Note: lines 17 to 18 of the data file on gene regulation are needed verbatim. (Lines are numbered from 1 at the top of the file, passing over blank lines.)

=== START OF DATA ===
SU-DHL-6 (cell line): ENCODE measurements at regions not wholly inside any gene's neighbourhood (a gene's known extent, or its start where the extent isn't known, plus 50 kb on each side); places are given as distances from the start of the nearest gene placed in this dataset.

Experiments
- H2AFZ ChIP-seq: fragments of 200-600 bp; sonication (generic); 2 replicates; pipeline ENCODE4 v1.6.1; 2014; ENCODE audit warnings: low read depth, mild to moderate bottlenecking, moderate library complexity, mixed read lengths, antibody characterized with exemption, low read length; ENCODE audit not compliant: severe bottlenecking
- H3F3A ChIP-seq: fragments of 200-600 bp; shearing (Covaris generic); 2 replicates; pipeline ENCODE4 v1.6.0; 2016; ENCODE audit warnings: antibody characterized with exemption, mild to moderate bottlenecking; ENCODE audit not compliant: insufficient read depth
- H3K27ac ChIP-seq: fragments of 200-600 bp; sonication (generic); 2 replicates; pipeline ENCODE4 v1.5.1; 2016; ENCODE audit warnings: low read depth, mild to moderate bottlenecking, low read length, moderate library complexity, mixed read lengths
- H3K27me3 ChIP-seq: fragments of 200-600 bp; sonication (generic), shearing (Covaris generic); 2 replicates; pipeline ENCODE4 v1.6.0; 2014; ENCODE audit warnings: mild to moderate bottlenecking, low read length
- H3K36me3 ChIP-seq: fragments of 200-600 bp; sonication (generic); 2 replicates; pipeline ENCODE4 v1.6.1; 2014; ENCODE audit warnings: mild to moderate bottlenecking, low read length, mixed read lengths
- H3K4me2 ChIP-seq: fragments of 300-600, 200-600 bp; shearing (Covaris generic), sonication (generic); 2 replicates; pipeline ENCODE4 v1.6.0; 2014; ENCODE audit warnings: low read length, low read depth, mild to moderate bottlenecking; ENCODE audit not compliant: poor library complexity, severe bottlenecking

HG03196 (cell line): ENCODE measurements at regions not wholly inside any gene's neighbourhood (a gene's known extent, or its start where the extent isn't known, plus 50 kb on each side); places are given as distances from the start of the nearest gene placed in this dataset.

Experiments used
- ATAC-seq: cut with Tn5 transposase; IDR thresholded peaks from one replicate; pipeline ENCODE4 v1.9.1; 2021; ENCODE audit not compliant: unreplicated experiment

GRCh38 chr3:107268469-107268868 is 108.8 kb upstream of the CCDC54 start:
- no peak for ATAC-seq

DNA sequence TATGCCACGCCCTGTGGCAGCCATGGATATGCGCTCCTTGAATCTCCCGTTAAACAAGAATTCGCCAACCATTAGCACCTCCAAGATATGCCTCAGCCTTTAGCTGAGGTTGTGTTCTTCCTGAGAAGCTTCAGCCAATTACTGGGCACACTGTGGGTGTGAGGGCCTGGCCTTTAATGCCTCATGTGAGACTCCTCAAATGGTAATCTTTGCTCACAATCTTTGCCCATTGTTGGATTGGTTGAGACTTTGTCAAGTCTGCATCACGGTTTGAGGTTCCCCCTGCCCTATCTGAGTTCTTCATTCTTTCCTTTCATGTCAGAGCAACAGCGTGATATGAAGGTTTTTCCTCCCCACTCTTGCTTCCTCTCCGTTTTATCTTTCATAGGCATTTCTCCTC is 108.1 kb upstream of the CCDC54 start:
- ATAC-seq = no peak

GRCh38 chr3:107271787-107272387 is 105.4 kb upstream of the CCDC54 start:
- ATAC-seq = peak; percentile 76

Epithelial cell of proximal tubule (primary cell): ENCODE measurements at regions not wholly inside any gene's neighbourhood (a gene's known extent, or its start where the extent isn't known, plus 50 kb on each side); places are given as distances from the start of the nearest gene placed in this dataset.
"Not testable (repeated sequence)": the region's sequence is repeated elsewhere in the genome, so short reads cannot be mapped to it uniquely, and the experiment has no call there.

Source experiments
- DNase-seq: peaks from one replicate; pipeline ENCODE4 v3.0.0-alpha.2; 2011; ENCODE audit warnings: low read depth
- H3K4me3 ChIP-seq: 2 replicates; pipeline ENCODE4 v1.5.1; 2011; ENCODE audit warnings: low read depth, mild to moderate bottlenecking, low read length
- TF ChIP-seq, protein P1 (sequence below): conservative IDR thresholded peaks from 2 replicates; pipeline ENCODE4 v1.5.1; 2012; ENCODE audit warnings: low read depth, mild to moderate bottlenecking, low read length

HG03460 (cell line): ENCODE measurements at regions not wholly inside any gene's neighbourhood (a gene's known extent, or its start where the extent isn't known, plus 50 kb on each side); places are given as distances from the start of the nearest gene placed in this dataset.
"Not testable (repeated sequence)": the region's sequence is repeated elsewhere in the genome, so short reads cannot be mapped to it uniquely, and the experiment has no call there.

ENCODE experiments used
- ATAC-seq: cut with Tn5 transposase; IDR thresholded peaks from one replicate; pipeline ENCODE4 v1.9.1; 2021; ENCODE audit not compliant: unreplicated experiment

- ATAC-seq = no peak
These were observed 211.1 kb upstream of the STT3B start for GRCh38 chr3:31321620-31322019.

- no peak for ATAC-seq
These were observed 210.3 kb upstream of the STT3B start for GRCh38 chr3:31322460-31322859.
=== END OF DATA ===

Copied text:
- ATAC-seq = peak; percentile 76

Epithelial cell of proximal tubule (primary cell): ENCODE measurements at regions not wholly inside any gene's neighbourhood (a gene's known extent, or its start where the extent isn't known, plus 50 kb on each side); places are given as distances from the start of the nearest gene placed in this dataset.